How The U.S. Is Prepping For The Pope's Big Visit
ARUN RATH, HOST:
Local authorities and church leaders in Washington, New York and Philadelphia are gearing up for a visit next week by Pope Francis. It's this pope's first visit to the U.S. I asked NPR's religion correspondent Tom Gjelten what issues he expects the pope to address.
TOM GJELTEN, BYLINE: I think we can expect him to say some bold things about immigration, Arun. It's an issue important both to the U.S. Catholic Church because it's increasing dependent on immigrant members; also to Francis personally as the first pope from Latin America. And if he talks about immigration, it'll come in Philadelphia where he'll be meeting with immigrant families. The archbishop of Philadelphia, Charles Chaput, spoke out a couple of weeks ago on immigration issues, even denouncing Donald Trump by name over his immigration views. And in that speech, the archbishop quoted the pope's criticism of wealthy nations for being indifferent toward migrants.
(SOUNDBITE OF SPEECH)
ARCHBISHOP CHARLES CHAPUT: This indifference ignores the pain of those seeking to migrate and treats immigrants as a part of a throwaway culture. Pope Francis will likely return to that message when he visits Philadelphia.
RATH: And you mentioned this focus on poverty - the popes focus on poverty. How would his interest in migrants relate to that?
GJELTEN: I think he's likely, in talking about immigrants, to reach out to the poorest and most marginalized among them. We spoke with one woman in Philadelphia, Teresa Herrera. She and her husband are from Mexico. They've been living in this country undocumented for more than 20 years. She told us, in Spanish, that she sees the Pope acting the way Jesus did with the poor. We've got a translation.
TERESA HERRERA: (Through interpreter) The pope is doing what Jesus did. He visits people in their neighborhoods, the poorest. And the fact that he is Latino fills me with hope that someday our situation and the reality we live with will change.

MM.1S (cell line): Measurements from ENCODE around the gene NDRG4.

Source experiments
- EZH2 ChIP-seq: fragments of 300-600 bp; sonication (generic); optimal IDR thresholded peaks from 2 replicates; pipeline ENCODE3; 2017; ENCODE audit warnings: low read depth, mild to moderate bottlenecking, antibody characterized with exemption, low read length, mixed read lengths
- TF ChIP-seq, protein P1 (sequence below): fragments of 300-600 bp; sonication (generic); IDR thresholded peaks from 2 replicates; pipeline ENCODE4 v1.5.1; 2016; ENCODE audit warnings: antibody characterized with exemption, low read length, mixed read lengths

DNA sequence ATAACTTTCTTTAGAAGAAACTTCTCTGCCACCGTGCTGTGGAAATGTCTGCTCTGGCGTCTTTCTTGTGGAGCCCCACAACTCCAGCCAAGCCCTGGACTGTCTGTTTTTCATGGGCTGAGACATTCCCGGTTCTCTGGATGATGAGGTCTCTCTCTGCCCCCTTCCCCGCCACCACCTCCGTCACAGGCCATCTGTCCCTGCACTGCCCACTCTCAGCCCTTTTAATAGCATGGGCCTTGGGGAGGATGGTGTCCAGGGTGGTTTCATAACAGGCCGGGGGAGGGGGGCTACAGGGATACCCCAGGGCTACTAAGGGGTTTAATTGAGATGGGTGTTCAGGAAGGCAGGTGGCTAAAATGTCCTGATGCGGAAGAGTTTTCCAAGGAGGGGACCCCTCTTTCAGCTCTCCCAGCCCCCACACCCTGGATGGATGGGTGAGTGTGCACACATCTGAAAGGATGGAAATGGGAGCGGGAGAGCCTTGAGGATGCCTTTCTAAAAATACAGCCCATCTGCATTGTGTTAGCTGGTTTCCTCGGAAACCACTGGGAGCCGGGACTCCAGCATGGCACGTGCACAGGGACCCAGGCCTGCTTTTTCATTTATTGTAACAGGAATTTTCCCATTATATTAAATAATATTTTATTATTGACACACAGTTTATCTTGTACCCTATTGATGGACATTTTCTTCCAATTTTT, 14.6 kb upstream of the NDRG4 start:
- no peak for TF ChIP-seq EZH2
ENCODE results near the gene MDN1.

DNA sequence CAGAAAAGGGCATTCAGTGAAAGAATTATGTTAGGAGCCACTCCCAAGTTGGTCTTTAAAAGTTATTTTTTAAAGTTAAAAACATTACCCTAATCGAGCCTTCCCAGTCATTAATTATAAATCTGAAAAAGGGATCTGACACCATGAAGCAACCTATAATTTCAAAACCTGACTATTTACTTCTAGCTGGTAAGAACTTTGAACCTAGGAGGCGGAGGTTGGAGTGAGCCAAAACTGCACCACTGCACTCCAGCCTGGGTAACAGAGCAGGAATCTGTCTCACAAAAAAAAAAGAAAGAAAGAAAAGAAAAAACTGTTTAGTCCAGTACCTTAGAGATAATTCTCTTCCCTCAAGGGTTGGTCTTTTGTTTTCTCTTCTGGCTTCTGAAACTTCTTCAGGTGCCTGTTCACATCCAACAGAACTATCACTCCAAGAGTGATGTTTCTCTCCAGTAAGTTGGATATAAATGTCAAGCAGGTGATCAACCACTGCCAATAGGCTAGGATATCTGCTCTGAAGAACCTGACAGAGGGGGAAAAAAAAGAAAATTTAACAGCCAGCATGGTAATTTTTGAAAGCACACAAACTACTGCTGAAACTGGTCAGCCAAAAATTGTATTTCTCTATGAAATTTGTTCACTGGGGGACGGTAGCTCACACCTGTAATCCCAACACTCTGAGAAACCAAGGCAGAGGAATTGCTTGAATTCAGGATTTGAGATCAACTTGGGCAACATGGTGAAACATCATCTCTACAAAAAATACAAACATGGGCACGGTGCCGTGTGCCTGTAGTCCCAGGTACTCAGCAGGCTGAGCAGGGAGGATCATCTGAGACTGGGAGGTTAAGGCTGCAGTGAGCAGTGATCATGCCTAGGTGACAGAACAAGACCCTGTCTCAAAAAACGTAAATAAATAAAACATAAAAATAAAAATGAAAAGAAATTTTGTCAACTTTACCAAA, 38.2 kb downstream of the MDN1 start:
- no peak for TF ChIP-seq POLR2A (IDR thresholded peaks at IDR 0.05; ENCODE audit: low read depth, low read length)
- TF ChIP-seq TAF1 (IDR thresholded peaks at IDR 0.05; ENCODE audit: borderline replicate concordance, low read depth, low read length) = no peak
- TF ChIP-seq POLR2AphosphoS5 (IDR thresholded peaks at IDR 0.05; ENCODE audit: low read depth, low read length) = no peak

RATH: Now, Tom, immigration is only one of the hot-button issues that this pope has been talking boldly about. He's talked about climate change. He has a more tolerant tone on gays and lesbians, saying he's not inclined to judge them. So he's touched on a number of issues that are very much part of the political debate in this country; very contentious stuff. Can we expect his visit here to get political?
GJELTEN: Well, you know, Arun, he's never been shy about getting into debates. He's from Argentina, and he was archbishop there during a very difficult time in that country's history; a time when there was a lot of controversy. He's not someone who's been in awe of the United States. It'll be the first trip he's ever taken here. He's 78 years old. I don't think he'll be shy about stepping on some toes.
RATH: Is he likely to run into any resistance anywhere, maybe from people who don't agree with some of his stronger positions?
GJELTEN: The biggest controversy right now with respect to the Catholic Church is sexual abuse of young people by priests and the cover-up of that behavior by some of the bishops. I've been talking with some survivors of abuse. Many are still feeling rather embittered. Pope Francis has said he won't tolerate abusive priests, but survivors aren't yet convinced that things have changed. I spoke with one woman, Becky Ianni, who was herself abused by her priest when she was a little girl. She now works with other survivors of abuse. She told me that her survivors' group will be very active during the pope's visit, reaching out to other abuse victims.
BECKY IANNI: When the pope comes, we want victims out there to know that there's places they can come because the pope is going to stir up a lot of emotions with victims everywhere. And so I think we want to have a presence there so, you know, survivors out there know they can call us because it's going to be a rough time for people.
RATH: When she's talking about the pope's visit stirring up difficult emotions for survivors, what does she mean?
GJELTEN: These are people who, in many cases, were once very close to the church, close to their priests. And now, they're feeling alienated from them, and that's hard. They're going to see this love fest around the pope. It could just reinforce their own feelings of loss and separation from the church.
RATH: That's NPR's religion correspondent Tom Gjelten. Tom, thank you.
GJELTEN: You bet, Arun.
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